DID YOU KNOW?
*Using the 3% profit margin default.
Importance of Acclimatization and the Workforce
Train workers and supervisors on how to recognize symptoms of heat stress and the steps for the proper administration of first aid based on symptoms exhibited.
While some hot workplaces encourage their employees to drink an electrolyte beverage like Sword prior to starting their workday, the CDC also has guidelines to safely and properly acclimate to repeated exposure to a hot environment which are beneficial to physiological adaptations including:
The CDC further suggests that to acclimatize workers, gradually increase their exposure time in hot environmental conditions over a 7-14 day period. New workers will need more time to acclimatize than workers who have already had some exposure.
If a worker is out of the office for more than a few days, they may need to gradually reacclimate to the environment to avoid heat-related illness. However regaining acclimatization may be achieved in as little as 2-3 days once returning to the hot job.
Heat Related Illnesses Ranked by Level of Seriousness:
*A potentially fatal medical condition where damaged muscle tissue releases its proteins and electrolytes into the blood.
According to the Bureau of Labor Statistics in 2019, there were 43 work-related deaths due to environmental heat exposure. While this number was lower than the 2011 high of 61 deaths, the below chart shows that it was still higher over several years.
According to bls.gov, fifty-seven deaths (16.6 percent) occurred to workers ages 55 to 64 from 2011 to 2019. During that period, 144 workers (41.9 percent) died from environmental heat exposure while they were engaged in construction, repair, or cleaning, and 54 workers (15.7 percent) died while conducting materials handling operations.
Tips for Preventing Heat Related Illnesses
The CDC offers these tips for preventing heat-related illness:
Wearing lightweight clothing, applying sunscreen, scheduling your activities around the coolest time of day and limiting your exposure to outside temperatures are all ways you can stay cool.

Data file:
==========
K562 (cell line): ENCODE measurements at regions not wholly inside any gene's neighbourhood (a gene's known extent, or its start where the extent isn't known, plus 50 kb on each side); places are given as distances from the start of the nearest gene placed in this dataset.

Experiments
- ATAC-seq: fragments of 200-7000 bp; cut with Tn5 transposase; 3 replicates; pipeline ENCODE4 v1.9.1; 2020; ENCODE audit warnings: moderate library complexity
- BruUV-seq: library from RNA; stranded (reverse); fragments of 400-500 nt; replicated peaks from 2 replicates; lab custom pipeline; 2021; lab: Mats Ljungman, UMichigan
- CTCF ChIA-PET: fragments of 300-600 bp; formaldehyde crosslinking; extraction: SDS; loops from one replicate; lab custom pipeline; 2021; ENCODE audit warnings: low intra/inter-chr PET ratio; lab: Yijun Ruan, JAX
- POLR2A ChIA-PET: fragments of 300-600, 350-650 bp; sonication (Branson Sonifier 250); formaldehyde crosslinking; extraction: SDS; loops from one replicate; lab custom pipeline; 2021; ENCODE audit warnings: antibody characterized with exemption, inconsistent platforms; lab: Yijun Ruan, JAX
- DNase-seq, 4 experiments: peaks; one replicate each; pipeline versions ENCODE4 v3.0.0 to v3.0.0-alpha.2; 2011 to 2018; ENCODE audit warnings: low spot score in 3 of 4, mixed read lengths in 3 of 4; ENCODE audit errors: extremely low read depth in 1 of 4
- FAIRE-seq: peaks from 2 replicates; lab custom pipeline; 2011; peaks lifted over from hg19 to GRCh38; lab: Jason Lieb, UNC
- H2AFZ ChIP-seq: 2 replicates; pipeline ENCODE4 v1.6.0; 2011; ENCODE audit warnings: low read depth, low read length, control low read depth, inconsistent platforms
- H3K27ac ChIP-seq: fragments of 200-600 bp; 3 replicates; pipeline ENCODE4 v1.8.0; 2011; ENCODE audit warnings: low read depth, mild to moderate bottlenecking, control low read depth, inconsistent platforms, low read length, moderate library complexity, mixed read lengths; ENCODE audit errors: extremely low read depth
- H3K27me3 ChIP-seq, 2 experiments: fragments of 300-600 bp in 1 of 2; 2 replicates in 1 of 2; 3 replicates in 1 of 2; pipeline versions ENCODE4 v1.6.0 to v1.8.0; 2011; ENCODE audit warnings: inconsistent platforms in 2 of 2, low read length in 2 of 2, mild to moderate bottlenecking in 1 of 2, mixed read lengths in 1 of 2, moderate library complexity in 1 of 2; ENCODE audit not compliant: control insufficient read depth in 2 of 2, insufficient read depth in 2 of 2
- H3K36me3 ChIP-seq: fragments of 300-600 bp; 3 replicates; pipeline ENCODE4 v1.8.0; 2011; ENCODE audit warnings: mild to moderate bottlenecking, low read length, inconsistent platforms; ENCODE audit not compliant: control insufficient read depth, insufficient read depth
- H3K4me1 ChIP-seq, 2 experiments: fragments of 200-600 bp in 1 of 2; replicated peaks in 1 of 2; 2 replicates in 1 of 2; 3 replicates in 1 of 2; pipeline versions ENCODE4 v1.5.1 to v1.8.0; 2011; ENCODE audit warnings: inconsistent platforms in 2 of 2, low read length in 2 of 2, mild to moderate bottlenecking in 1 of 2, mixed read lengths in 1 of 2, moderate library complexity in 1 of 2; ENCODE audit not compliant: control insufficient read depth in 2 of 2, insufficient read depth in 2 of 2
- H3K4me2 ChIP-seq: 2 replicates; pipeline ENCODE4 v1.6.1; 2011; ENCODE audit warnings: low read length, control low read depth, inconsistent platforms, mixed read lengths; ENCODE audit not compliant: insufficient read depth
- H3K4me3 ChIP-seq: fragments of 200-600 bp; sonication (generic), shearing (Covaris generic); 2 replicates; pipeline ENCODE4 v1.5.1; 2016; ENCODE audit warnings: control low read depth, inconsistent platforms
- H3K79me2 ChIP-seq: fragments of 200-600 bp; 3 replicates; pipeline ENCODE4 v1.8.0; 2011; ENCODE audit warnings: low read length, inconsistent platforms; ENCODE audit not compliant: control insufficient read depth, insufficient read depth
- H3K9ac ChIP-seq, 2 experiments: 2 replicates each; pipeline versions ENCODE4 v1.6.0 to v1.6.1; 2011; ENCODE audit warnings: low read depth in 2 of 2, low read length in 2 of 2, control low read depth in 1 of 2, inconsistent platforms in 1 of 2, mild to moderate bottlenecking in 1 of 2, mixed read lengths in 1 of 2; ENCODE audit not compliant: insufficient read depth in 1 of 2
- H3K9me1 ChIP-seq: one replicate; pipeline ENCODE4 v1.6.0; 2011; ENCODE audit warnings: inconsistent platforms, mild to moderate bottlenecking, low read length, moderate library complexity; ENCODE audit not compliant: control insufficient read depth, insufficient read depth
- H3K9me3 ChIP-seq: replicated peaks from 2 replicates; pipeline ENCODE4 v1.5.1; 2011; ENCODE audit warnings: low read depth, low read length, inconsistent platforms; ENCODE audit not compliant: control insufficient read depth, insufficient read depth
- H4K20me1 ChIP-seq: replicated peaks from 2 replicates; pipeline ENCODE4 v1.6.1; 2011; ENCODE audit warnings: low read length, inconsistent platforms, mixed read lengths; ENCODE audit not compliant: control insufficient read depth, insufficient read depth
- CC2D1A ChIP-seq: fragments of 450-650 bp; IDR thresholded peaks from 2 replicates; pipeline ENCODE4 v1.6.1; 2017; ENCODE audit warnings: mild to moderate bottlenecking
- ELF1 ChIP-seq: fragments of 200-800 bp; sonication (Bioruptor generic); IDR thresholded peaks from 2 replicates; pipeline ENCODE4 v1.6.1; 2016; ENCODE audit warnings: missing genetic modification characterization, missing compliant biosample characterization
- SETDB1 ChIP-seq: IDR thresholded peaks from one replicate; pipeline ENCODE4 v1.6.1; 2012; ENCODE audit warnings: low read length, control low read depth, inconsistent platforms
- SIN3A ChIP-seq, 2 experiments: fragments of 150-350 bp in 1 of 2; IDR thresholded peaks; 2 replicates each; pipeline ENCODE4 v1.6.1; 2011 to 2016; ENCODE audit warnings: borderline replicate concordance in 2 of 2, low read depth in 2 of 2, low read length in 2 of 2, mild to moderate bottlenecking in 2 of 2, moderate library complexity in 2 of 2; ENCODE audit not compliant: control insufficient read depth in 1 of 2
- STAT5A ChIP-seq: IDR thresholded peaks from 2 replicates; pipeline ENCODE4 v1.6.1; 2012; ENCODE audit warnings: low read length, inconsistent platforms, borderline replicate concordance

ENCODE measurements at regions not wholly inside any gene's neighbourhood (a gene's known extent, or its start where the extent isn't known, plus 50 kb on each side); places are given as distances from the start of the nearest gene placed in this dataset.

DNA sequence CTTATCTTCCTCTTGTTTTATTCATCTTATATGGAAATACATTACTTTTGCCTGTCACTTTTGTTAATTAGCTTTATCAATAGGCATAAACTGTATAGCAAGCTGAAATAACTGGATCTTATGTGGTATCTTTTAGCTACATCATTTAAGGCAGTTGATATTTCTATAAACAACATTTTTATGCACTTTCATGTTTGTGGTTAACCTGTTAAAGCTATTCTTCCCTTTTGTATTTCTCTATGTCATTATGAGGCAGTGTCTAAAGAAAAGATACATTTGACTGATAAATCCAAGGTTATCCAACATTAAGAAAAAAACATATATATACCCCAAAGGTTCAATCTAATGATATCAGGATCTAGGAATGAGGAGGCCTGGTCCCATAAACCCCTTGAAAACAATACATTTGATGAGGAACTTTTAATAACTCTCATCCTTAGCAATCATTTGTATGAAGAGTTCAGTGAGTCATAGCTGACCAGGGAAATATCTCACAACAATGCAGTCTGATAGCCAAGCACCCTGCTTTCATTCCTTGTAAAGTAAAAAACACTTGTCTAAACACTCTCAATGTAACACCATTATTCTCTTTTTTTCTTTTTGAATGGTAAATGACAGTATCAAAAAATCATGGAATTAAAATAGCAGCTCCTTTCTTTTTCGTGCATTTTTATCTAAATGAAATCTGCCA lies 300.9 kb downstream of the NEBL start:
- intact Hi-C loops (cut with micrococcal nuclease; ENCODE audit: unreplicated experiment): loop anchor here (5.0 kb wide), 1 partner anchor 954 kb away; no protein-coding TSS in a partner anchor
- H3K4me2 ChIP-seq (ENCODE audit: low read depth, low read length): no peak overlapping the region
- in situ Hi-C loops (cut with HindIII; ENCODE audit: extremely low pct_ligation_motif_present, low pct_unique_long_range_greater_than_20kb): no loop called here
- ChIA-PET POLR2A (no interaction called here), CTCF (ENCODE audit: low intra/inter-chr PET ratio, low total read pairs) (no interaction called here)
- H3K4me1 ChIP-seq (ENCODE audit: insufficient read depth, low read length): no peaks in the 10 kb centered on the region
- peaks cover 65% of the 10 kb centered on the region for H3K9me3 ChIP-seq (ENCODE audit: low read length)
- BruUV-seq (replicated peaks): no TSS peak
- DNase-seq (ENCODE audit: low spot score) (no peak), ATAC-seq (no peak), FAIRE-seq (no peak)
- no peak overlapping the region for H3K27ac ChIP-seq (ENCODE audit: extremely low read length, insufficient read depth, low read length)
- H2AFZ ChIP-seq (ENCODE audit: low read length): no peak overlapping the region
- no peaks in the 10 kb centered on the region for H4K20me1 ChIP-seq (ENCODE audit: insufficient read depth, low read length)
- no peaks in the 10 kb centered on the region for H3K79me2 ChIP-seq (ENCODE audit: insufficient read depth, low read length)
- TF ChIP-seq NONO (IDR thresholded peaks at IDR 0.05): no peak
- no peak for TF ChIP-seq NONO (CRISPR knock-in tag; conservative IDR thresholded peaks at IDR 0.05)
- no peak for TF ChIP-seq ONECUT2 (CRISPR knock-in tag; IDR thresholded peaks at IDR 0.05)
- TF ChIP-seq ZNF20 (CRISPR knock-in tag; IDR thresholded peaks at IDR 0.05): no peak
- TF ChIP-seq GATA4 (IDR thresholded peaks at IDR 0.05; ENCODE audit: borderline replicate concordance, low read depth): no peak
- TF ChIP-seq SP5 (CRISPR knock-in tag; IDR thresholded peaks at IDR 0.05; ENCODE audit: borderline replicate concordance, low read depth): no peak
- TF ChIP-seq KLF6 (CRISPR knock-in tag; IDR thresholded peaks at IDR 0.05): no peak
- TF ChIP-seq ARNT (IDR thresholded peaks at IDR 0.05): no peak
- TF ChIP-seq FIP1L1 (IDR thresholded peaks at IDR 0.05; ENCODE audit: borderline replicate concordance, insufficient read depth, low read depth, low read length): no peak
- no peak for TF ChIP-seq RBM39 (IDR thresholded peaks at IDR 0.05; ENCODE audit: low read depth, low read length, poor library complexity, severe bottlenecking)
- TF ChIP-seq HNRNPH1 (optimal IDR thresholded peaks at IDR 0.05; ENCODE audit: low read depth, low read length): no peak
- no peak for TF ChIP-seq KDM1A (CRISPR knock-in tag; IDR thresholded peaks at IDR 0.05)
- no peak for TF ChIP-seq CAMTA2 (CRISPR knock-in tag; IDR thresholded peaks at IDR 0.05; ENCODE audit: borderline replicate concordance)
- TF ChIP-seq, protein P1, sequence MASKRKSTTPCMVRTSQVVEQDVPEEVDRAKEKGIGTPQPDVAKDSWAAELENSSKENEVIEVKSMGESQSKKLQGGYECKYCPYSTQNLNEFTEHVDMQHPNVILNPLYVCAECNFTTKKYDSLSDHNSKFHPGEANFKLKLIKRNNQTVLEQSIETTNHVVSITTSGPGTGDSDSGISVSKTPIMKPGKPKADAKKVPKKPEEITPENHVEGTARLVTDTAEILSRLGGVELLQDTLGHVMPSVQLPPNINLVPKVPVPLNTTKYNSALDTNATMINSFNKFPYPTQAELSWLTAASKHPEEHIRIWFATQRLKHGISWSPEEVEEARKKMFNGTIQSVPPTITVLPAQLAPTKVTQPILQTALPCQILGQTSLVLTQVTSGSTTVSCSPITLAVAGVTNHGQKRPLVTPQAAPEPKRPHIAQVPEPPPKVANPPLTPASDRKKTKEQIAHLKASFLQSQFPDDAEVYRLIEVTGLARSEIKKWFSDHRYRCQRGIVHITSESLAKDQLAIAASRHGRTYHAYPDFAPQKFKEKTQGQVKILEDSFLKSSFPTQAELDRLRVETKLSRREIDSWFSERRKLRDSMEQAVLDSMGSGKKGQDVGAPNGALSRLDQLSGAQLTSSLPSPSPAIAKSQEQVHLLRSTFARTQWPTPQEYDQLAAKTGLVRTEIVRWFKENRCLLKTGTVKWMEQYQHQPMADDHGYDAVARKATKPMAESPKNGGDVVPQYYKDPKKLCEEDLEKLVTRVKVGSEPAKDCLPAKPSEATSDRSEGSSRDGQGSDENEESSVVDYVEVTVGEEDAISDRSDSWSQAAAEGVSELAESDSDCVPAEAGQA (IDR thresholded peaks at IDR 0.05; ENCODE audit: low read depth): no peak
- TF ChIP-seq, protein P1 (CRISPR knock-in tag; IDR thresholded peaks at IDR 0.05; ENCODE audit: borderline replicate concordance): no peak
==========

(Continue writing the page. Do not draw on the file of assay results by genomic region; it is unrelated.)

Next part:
Drinking plenty of fluids – especially those with electrolytes* – will help to replenish critical salt and minerals and keep you hydrated.
Start teaching your employees the signs and symptoms of heat-related illness and consider using a buddy system for those working in hot temperatures. Properly treating a person experiencing the signs and symptoms of heat-related illnesses can save their life.
*Electrolyte drinks contain salt and may not be appropriate for everyone. Before drinking hydration beverage, speak with your physician.
Sword Performance offers consumption recommendations based on your environment:
Humidity's Impact on Heat Stress
The CDC recommends using both the heat index and wet bulb globe temperature (WBGT) to accurately assess temperature and humidity. Regulations have been established to monitor WBGT and ensure safe working conditions.
WBGT is used by Industrial Hygienists to measure heat stress in direct sunlight and takes several factors into account including temperature, humidity, wind speed, the angle of the sun and could cover.
Wet bulb temperature is an important factor in heat stress when the humidity level is 95% or above combined with heat temperatures 88 degrees or higher. So, how does this effect your employees?
Arbill's EH&S Managed Services can provide heat stress training and Industrial Hygienist services to measure the wet bulb temperature in your workplace and provide suggestions on how to create a safe working environment and reduce heat-stress related injuries.
Have a Safe Day!